While circumstances for the Roma Community in Govanhill are highly challenging, there are many organisations in the area doing valuable work in providing services and support (Clark, 2014). One community worker described the social care provision in Govanhill as being a ‘cloud’ formation, with statutory bodies (such as education, healthcare, housing association and social work) at its core, with a number of small, grassroots organisations providing activities, advice, training, education, food and clothing around it.
Colin Clark (2014) suggests that some of the most successful ‘on- the-ground’ projects are led by Roma communities themselves, in partnership with Glasgow City Council and other bodies. Although the work and dedication of these organisations is exemplary, there is a sense among organisations that the voluntary and third-sector organisations ‘are always left to pick up the pieces.’ There is also a risk of overlap in the remit and service user pool of some organisations: as is the nature of grassroots groups, many have sprung up organically over the years and have limited resources and capacities.
Based on the assertion that Roma-led projects are those that have been most successful in the area, Clark (2014) suggests:
A louder “bottom-up” Roma voice is needed to guide service provision as well as anti-racism efforts – but this ‘voice’ needs to be plural, not singular, to best represent the diversity of views within and between the exceptionally heterogeneous Roma communities of Europe.
Co-producing the future
Our interviews with community workers provided a useful starting point to identifying key challenges for the Roma community in Govanhill and the social services seeking to support them.
Co-production is called for when solutions need to be found that rely on knowledge from multiple sources, where each member of the co- production team has a skill or knowledge that the other team members need in order to find solutions. (Durose, 2017)
The Roma Community should have a central role in designing the services for their own community using a true co-production model. This should include space to gather information and feedback in regards to the successes and failures of current and previous services. We suggest co- production methodology as a suitable process for moving forward, as there are a number of stakeholders who are essential to developing plans for change and painting a more accurate picture of the potential of social care provision in the area. This should begin with a participatory approach to defining the ‘questions’ to be answered. Following a robust co- production methodology, such as that outlined in the Iriss Co-production project planner (2018), ensures that the voices of the community are heard and their needs are effectively addressed (Iriss, 2018).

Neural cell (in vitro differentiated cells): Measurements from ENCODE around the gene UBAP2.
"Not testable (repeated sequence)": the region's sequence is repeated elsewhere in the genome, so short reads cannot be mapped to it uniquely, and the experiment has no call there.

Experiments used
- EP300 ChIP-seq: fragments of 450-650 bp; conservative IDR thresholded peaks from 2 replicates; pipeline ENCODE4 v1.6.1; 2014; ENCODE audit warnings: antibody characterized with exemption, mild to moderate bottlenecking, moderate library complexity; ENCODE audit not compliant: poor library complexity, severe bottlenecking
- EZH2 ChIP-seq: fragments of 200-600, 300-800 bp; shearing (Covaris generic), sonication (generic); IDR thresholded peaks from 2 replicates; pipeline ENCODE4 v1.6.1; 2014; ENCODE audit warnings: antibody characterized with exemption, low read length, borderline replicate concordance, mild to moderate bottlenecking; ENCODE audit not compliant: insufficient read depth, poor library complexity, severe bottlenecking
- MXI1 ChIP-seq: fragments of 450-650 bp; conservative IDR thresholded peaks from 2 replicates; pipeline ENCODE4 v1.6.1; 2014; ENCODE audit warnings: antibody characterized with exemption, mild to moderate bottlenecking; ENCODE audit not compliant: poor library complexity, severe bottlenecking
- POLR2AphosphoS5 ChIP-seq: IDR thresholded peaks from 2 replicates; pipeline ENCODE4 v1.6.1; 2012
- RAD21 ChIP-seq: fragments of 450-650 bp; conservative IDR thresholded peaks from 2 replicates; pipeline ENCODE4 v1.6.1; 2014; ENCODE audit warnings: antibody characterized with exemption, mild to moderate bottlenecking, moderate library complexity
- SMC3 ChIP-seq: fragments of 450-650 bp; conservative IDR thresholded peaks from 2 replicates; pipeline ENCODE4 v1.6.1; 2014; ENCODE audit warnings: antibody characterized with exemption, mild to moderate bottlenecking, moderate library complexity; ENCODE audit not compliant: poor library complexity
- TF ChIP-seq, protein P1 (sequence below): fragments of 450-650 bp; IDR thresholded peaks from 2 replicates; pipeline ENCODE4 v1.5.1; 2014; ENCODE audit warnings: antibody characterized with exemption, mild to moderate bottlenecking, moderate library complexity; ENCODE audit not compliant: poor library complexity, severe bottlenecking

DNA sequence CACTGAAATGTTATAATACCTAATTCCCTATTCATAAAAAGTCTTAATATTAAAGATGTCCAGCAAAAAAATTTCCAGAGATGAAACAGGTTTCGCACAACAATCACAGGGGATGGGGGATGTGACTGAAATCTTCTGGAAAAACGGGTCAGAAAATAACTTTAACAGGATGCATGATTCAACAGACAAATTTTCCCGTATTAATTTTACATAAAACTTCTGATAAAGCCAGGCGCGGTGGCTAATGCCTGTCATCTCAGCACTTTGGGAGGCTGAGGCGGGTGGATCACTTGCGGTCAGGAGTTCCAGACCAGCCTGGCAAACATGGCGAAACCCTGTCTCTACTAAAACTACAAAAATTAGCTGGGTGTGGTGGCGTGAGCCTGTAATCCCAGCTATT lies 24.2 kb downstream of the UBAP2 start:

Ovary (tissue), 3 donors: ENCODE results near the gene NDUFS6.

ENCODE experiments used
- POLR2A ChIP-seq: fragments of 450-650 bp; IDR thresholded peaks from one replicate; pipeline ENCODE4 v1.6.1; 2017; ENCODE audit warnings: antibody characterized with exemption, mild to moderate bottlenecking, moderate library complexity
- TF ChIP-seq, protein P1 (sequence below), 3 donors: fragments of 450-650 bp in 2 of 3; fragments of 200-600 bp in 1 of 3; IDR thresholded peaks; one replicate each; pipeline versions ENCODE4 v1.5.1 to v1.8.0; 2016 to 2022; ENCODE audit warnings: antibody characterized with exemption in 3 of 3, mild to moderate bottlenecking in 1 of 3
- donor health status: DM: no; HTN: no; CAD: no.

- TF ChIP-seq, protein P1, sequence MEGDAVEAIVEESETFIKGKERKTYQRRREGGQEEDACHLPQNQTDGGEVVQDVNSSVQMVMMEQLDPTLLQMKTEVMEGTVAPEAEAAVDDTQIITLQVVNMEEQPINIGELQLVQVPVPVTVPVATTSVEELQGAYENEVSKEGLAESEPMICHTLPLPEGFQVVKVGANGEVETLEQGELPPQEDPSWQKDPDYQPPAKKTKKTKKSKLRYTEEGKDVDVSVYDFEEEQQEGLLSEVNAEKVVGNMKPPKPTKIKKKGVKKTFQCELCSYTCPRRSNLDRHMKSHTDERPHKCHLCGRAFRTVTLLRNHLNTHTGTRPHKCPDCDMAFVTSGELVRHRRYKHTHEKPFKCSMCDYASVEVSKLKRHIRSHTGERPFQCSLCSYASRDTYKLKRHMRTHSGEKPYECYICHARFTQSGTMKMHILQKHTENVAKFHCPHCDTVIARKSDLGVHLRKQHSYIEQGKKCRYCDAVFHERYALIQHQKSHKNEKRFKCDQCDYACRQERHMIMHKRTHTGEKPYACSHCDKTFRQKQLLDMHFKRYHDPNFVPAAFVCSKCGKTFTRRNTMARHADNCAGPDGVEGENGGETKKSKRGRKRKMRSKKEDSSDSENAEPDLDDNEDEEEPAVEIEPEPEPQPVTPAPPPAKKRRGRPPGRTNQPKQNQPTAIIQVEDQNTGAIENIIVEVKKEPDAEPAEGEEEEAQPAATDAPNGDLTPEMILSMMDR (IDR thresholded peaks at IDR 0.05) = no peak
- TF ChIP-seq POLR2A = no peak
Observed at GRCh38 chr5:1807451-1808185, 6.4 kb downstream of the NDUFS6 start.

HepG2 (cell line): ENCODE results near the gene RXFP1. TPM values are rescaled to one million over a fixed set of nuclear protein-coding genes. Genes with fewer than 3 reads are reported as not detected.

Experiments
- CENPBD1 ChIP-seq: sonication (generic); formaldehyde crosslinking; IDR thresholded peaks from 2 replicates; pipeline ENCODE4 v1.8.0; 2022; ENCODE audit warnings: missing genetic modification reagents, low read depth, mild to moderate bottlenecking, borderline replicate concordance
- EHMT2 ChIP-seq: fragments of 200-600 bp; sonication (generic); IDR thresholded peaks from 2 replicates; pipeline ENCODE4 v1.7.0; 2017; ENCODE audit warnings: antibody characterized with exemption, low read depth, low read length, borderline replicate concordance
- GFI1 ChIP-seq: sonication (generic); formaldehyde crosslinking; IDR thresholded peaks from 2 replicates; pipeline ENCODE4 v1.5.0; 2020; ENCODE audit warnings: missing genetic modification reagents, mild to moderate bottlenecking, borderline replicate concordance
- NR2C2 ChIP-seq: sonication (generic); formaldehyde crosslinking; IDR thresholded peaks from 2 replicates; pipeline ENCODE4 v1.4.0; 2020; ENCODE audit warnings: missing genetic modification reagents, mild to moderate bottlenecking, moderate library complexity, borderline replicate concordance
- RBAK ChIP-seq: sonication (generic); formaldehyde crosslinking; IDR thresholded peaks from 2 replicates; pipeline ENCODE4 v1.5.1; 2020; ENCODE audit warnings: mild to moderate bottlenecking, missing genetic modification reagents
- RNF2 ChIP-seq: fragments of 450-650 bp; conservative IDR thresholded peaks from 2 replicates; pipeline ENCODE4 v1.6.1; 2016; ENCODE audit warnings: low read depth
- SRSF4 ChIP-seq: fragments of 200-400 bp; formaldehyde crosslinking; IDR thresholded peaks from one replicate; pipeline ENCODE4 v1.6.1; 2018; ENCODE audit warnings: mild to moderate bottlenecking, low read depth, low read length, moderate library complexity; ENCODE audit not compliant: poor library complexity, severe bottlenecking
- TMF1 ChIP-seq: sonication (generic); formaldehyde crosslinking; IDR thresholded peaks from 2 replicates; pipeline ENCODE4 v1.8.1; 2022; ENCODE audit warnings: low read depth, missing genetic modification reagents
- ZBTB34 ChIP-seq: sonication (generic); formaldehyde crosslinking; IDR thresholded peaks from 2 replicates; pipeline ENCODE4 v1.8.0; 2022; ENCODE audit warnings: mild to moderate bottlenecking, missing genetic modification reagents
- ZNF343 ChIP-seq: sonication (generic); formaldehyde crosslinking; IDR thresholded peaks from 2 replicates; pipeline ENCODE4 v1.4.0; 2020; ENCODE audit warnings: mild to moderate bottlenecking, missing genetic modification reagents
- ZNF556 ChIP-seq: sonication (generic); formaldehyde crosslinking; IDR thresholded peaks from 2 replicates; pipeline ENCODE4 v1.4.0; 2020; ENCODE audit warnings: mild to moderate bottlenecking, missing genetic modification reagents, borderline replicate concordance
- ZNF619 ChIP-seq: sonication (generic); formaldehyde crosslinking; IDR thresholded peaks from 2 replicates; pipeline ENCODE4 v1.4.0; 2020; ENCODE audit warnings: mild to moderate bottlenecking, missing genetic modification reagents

Policy makers and social service providers would benefit from increased awareness of the detrimental effect of negative media portrayals, racism, deportations, political agendas and structural oppressions (poverty, bureaucratic disenfranchisement) on the Roma community. We suggest that efforts be made to invite Roma community members to share their knowledge and experiences, and that policy makers meet them on ‘their own turf’ in order to develop a deeper understanding of the situation.
The development of resources, training and educational materials to improve the cultural competency of staff working with the Roma community could improve relationships between the Roma community and social services providers. These should be co-developed and co-delivered by Roma people and staff in order to offer a true reflection of the cultural needs of the community.
Finally, statistical and research models should continue to be critically examined in order to identify their biases. Understanding how they lack cultural competency and unfairly affect resource allocation, funding and policy would be a step towards ensuring that the most marginalised are not ignored.
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- Horne M (2017) Children sold for sex on streets of Govanhill. The Times, 17 November 2017, http://bit. ly/2HqRiW8
- Immigration Law Practitioners’ Association (ILPA) (2010) A8 and A2 free movement information sheet, 21 June 2010, http://bit. ly/2HIc335
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- Paterson L et al (2011) Unequal and unlawful treatment: barriers faced by the Roma community in Govanhill when accessing welfare benefits and the implications of section 149 of the Equality Act 2010. Glasgow: Oxfam Law Into Practice/Govanhill Law Centre, http://bit.ly/2JpaNyM
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- Tremlett A et al (2017) Romaphobia and the media: mechanisms of power and the politics of representations. Identities: Global Studies in Culture and Power, 24, 6, 641-649, http://bit. ly/2HqgVGE
- Vallely J (2018) The Iriss co- production project planner, http:// bit.ly/2vOAc3a